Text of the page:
Helen Burns Jackson, the mother of civil rights leader Jesse Jackson, has died. She was 92.

The Rev. Jesse Jackson told The Associated Press his mother died Monday morning in her longtime hometown of Greenville, South Carolina. She had been in failing health for some time, he said.

"She was an incredible woman blessed with a long life," Jackson said.

Jackson described his mother as a talented musician, active member of her church and big inspiration for much of his community activism. Born in 1923, Helen Burns Jackson "lived under very trying circumstances, but she was so determined to make a contribution," her son said.

Jackson said his mother had two scholarships to attend college, but when she became pregnant with him, she chose not to go. She later became a cosmetologist.

"She helped a lot of people," Jackson told The Greenville News a few days before she died. "That's mostly what I remember about Mother is some people would call and say 'I need my hair to be dressed, but I don't have any money.' She would say, 'Come on anyhow.'"

Jackson also recalled how his mother would help others who couldn't read or write fill out government paperwork.

One year when they were too poor to buy Christmas gifts, he said, they came home from a pageant to find six bags of groceries on the porch. They learned later the groceries came from an illiterate World War I veteran whom Burns Jackson had once helped.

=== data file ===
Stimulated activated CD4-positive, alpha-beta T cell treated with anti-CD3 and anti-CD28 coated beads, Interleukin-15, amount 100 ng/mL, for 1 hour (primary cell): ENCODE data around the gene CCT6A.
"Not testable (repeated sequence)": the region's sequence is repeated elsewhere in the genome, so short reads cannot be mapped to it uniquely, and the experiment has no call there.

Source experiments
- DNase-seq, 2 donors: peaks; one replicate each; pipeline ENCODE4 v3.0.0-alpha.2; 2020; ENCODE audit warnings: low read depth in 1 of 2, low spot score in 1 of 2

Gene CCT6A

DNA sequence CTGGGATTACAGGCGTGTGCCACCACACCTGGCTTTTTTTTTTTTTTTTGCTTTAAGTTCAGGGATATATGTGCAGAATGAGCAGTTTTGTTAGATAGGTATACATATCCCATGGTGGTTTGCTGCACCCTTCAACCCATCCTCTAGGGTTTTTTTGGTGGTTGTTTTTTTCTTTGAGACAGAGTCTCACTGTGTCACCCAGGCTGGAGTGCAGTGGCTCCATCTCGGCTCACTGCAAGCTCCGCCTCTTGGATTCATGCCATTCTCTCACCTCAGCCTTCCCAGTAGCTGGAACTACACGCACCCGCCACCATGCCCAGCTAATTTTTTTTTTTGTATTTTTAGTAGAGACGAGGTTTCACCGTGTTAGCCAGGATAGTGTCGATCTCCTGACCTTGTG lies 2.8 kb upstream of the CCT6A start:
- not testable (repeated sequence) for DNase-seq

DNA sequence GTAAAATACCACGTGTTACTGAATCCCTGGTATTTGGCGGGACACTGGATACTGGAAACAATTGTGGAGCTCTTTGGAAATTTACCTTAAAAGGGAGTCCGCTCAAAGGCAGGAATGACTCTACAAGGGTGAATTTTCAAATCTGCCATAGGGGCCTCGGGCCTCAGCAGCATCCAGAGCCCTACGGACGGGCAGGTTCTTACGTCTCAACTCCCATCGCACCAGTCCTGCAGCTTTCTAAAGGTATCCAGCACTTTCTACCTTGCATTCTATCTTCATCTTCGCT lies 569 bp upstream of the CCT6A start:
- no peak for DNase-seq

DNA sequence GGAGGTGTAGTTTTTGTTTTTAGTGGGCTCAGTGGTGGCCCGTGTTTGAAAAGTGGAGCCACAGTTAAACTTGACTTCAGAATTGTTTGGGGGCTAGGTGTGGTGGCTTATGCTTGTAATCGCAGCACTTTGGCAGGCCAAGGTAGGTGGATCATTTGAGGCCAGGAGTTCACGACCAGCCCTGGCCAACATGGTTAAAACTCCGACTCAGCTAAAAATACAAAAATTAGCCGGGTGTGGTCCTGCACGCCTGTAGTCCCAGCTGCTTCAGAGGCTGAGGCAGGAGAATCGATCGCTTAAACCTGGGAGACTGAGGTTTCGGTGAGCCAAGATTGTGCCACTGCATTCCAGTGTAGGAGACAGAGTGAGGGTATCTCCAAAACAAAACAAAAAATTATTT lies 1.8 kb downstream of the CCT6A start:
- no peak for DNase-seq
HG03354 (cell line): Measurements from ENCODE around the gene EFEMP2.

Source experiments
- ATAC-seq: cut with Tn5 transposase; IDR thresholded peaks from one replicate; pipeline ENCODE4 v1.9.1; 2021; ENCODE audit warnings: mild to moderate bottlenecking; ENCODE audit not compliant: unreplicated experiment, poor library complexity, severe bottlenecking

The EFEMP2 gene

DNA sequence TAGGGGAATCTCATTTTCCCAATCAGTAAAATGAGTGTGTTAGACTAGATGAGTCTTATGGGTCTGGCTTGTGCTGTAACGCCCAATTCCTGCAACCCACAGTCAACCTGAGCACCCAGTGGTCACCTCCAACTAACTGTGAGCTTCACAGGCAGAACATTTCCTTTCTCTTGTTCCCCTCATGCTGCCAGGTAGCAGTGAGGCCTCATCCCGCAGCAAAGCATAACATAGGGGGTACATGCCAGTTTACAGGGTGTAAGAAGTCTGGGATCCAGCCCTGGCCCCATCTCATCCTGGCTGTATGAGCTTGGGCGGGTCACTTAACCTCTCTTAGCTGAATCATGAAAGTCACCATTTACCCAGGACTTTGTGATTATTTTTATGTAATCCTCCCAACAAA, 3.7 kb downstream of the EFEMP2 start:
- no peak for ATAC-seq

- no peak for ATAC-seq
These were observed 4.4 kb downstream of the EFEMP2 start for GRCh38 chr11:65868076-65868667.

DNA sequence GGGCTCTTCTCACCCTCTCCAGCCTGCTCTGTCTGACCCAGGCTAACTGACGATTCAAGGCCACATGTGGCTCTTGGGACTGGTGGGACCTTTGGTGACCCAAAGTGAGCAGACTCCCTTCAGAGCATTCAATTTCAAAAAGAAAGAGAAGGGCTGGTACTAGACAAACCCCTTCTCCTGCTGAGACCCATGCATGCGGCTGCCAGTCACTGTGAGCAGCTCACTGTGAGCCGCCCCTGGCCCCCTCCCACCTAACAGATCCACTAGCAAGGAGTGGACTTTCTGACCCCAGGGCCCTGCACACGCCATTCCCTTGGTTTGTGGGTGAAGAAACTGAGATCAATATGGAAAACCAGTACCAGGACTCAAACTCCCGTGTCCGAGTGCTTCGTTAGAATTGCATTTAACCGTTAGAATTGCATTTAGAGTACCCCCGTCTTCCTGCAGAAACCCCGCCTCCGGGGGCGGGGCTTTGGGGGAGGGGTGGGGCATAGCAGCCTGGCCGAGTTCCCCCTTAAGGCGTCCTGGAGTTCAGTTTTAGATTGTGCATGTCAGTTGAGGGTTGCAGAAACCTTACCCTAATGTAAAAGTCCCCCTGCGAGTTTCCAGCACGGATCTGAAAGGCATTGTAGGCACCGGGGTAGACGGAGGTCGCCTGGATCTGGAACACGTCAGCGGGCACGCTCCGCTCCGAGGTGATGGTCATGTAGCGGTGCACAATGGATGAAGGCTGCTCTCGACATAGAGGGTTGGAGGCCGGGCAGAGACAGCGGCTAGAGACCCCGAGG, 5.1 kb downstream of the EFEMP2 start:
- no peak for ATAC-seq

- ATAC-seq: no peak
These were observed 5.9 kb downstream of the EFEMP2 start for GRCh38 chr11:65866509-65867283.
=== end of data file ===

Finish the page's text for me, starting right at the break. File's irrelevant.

Years later, Burns Jackson watched her son rise to fame as an activist, primarily from her South Carolina home. However, she appeared onstage when he addressed the Democratic National Convention in 1988. He lost the nomination that year to Michael Dukakis.

Another son, Chuck Jackson, is a singer and songwriter.

Burns Jackson also listened to her son's radio broadcasts from Chicago and never missed a TV appearance, Jackson told the newspaper.

"She took lots of joy in that," he said. "She always asked, 'Lord, what have I done to deserve this? What have I done to deserve this?'"